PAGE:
Conversation With A Progressive: The British Riots

Nigel Shocking, just shocking these riots. Wouldn’t you agree?

David No. I’d say rather that they were expected.

Nigel Too right they were. These youth were disaffected. Nothing but products of a society which has given up hope on them. The only surprising thing is that the riots didn’t happen sooner and last longer.

British RiotsDavid Hang on a minute. You’re saying that it was society’s fault that these people broke the law?

Nigel Of course. The evidence is everywhere. We have a society in which “bankers’ bonuses, MPs cheating on their expenses, unemployment, government spending cuts, poverty, social inequality” are routine. Society itself is to blame.

David Let us be clear. Do you claim that it was society that caused these people to steal trainers, iPhones, and televisions? To loot and destroy? To set fire to private property and to attack the police?

Nigel That is so.

David And that if it was society that was the cause of all this, the rioters themselves were not to be blamed? That although they perpetrated these criminal acts, they were justified in doing so?

Nigel A brutal truth and unpalatable. But one which is the case. As the Daily Telegraph said, it is our “culture of greed and impunity” that drove these unfortunates to violence.

David Very well. Let us accept your premise as true—that society caused these people to act in criminal fashion—and see where it leads us.

Nigel No tricks, now.

David Heaven forfend! But you would agree, I hope, that society—since it is society which we are investigating—is composed of people who, more or less, share a common culture or at least a culture which is in parts different than other cultures?

Nigel That is so.

David The culture itself is shaped by its members, by those people who live within certain geographic bounds. Its members interact with one another in ways too complex to track completely, but can we agree that it is these interactions that, so to speak, create the culture? And that culture and society mean much the same thing?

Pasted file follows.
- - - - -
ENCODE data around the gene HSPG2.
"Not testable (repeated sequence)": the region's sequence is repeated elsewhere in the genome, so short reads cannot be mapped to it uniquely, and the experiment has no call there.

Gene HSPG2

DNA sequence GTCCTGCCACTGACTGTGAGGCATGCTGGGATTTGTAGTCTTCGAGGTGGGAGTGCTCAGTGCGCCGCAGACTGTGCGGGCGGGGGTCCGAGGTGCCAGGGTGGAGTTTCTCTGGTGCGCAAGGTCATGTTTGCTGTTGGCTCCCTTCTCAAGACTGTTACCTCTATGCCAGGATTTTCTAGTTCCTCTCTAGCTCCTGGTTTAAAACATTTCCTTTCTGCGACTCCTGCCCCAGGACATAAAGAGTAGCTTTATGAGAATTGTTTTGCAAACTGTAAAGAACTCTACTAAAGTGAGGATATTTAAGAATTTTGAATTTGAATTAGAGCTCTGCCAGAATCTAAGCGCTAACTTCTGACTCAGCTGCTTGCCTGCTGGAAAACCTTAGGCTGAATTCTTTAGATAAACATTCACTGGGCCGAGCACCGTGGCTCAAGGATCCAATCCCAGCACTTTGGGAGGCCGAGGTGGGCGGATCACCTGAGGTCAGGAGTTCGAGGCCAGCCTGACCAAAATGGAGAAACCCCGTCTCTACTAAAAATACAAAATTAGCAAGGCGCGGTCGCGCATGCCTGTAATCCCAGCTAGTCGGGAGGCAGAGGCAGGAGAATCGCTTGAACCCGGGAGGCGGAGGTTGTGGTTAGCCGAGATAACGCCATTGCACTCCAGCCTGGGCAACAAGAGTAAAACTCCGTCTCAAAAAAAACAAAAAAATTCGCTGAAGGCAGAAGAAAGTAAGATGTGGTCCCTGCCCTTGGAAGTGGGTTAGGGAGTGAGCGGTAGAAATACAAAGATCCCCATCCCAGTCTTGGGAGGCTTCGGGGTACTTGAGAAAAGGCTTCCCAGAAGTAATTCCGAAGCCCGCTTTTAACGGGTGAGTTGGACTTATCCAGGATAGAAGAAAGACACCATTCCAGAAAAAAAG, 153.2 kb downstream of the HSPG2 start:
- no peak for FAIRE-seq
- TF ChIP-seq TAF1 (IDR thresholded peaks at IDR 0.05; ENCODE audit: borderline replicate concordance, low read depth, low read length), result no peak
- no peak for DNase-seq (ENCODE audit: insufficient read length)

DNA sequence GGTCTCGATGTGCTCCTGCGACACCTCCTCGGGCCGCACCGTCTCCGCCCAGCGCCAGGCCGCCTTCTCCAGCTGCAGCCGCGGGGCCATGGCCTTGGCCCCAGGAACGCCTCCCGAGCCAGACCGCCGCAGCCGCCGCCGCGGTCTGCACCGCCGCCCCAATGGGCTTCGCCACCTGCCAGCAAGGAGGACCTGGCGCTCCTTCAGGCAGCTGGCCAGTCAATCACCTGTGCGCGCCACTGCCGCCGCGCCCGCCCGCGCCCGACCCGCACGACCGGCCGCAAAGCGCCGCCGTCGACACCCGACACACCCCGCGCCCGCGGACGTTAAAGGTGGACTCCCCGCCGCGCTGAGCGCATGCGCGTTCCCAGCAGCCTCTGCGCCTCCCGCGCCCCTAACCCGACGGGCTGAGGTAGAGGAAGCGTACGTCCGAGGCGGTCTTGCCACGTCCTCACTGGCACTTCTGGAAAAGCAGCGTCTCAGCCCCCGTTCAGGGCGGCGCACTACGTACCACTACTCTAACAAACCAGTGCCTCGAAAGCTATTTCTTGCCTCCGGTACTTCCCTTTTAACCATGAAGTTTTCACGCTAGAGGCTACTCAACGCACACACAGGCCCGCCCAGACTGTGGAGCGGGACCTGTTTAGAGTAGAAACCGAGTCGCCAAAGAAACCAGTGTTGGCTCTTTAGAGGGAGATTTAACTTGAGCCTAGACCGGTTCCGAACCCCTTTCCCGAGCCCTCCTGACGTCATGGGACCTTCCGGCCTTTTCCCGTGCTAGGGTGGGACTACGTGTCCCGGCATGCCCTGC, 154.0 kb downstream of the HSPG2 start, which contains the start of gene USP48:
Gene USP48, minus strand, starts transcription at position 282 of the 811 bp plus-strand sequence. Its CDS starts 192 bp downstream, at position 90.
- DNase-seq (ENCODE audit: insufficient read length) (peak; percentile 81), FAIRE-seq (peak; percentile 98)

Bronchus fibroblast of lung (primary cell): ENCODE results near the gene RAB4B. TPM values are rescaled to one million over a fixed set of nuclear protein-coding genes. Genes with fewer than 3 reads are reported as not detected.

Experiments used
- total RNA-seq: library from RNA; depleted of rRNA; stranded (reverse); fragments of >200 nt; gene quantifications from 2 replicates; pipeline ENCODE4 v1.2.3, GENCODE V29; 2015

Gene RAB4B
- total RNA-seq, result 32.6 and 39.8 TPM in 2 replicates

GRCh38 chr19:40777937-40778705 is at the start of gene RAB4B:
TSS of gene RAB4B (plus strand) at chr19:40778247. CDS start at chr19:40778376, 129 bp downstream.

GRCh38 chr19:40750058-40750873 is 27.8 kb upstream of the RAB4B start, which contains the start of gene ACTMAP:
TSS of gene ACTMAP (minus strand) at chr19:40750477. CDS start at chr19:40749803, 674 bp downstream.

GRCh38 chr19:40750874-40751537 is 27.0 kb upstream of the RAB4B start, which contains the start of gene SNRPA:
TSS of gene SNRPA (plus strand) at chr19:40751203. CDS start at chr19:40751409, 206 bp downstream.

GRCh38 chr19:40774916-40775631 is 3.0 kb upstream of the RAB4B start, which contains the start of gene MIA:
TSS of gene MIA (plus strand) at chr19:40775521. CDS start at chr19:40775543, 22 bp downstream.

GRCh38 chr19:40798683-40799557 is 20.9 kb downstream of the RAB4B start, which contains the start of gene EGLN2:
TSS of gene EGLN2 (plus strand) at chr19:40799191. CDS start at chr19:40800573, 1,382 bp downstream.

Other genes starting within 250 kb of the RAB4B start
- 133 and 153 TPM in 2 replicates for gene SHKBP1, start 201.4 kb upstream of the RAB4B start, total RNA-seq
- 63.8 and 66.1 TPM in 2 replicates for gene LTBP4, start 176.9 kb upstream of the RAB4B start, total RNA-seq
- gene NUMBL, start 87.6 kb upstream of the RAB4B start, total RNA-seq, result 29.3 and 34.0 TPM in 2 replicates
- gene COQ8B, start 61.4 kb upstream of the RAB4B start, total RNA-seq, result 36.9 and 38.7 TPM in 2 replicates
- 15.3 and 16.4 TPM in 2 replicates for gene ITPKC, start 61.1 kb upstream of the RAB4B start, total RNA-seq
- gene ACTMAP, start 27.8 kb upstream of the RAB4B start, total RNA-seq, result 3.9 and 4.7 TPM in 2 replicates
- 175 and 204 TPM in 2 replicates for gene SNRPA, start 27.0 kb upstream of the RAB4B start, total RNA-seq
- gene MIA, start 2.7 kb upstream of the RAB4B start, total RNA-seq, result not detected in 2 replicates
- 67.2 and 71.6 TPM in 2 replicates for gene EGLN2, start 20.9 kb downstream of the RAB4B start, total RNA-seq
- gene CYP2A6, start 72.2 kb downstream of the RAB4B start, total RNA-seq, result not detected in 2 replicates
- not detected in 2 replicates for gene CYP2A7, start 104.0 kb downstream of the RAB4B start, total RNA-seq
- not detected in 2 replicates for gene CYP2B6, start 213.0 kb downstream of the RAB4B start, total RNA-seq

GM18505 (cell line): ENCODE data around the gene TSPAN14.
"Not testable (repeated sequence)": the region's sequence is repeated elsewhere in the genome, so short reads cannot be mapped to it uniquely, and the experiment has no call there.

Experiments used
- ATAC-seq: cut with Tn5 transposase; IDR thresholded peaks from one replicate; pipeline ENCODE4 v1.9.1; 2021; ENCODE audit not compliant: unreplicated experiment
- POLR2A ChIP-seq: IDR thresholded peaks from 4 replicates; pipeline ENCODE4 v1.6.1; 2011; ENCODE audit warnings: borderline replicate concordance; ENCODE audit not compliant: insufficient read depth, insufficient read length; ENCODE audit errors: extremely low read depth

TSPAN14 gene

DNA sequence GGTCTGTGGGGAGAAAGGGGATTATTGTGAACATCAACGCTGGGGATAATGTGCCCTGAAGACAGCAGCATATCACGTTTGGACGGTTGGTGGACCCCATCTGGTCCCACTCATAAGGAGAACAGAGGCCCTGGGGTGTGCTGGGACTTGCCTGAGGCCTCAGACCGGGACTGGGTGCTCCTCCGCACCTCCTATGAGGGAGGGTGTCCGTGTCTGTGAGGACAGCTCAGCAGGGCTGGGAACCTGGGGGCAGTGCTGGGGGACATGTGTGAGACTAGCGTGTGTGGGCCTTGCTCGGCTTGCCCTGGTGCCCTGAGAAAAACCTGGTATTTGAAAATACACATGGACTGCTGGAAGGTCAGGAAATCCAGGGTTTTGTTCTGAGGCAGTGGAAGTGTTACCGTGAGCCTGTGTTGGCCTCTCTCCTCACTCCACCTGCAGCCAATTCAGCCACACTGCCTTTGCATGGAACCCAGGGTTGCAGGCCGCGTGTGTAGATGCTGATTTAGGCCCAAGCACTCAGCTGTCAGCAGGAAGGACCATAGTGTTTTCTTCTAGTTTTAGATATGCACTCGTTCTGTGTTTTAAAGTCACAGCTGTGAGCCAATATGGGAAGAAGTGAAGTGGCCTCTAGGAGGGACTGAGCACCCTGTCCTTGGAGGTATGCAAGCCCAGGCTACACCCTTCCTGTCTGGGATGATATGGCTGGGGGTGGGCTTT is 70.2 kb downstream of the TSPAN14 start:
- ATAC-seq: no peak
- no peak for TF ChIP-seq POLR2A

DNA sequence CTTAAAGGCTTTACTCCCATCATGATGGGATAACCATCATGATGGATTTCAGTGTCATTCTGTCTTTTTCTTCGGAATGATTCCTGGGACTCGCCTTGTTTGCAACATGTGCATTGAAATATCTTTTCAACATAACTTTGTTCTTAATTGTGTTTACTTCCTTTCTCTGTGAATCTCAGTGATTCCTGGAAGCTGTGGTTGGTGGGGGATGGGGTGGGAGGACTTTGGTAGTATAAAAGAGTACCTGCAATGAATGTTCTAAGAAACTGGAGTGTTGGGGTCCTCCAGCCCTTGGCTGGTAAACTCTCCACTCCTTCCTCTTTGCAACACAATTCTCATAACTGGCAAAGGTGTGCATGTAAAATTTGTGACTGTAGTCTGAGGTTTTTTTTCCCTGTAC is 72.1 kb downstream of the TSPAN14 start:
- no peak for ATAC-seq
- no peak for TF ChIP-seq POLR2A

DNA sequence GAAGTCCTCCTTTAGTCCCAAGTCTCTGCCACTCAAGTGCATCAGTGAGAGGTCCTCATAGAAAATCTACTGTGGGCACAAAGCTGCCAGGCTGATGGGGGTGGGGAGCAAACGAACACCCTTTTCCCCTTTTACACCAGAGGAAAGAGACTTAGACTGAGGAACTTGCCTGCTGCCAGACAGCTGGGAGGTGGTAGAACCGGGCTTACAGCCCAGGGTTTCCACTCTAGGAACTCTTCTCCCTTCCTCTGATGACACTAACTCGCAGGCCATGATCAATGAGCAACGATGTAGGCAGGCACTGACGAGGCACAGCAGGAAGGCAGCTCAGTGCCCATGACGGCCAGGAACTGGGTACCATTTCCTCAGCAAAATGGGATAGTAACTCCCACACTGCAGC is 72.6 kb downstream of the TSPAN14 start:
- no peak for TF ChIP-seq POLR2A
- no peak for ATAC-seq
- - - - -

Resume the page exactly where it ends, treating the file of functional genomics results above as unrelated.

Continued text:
Nigel Of course.

David “Society”, then, is all the people living in some defined place. Society is comprised of all its members, and you say that society is to blame for the riots. Therefore, the rioters, since they are part of society, are to blame for their acts? Isn’t that opposite of what we assumed?

Nigel You don’t understand. When I say society is to blame, I do not mean all of society, but a part of it.

David Which part?

Nigel The part which controls the money and power.

David Do not these rioters control some money and some power?

Nigel They do, but only a fraction. It is money-hungry businesses and power-seeking corporations that control most.

David So it the business owners themselves that were responsible for their shops being vandalized and looted?

Nigel In a roundabout manner of speaking, yes.

David Would you agree that some among those business owners and corporate board members themselves commit crimes? That rioters don’t have a monopoly on lawlessness?

Nigel I more than agree.

David The class of businesses and corporations is not uniform. Some businessmen and some corporations are richer than others.

Nigel This is true.

David Then, according to your hypothesis, those lower in the hierarchy must have been driven to crime by those higher up. Something caused some businessmen to break the law. And the only explanation you have offered is that crimes are committed by unbearable urges caused by being members of the lower classes. It must then be that all crime is caused by person or small group of persons who sit atop the hierarchy.

Nigel I said nothing about unbearable urges.

David Did you not say, after amendments, that merely being a member of a lower class was what “drove” people to crime? And is not “being driven” another way of saying creating an irresistible urge?

Nigel Whether it does or not is not interesting. I protest your bending of words to suit your own meanings. It was clear that by businesses and corporations I meant an entirely different class of people, one who are wholly apart from those under them.

David So businessmen are not part of the same society? Then, since “society” caused the riots, it must be that either these businessmen or the rioters played the role of foreign invader.

Nigel You’re in the realm of the fanciful. Anyway, we would not be the first to arrive at the conclusion of class warfare for social justice.

David I would remind you that it was Cicero who said that an unjust peace is better than a just war.


  1. Rich

    If I accept your definition of “society” then I am forced to conclude that “multicultural society” is an oxymoron.

  2. ken

    THAT was a tailored version of the “Otter Defense” — made originally in the movie Animal House: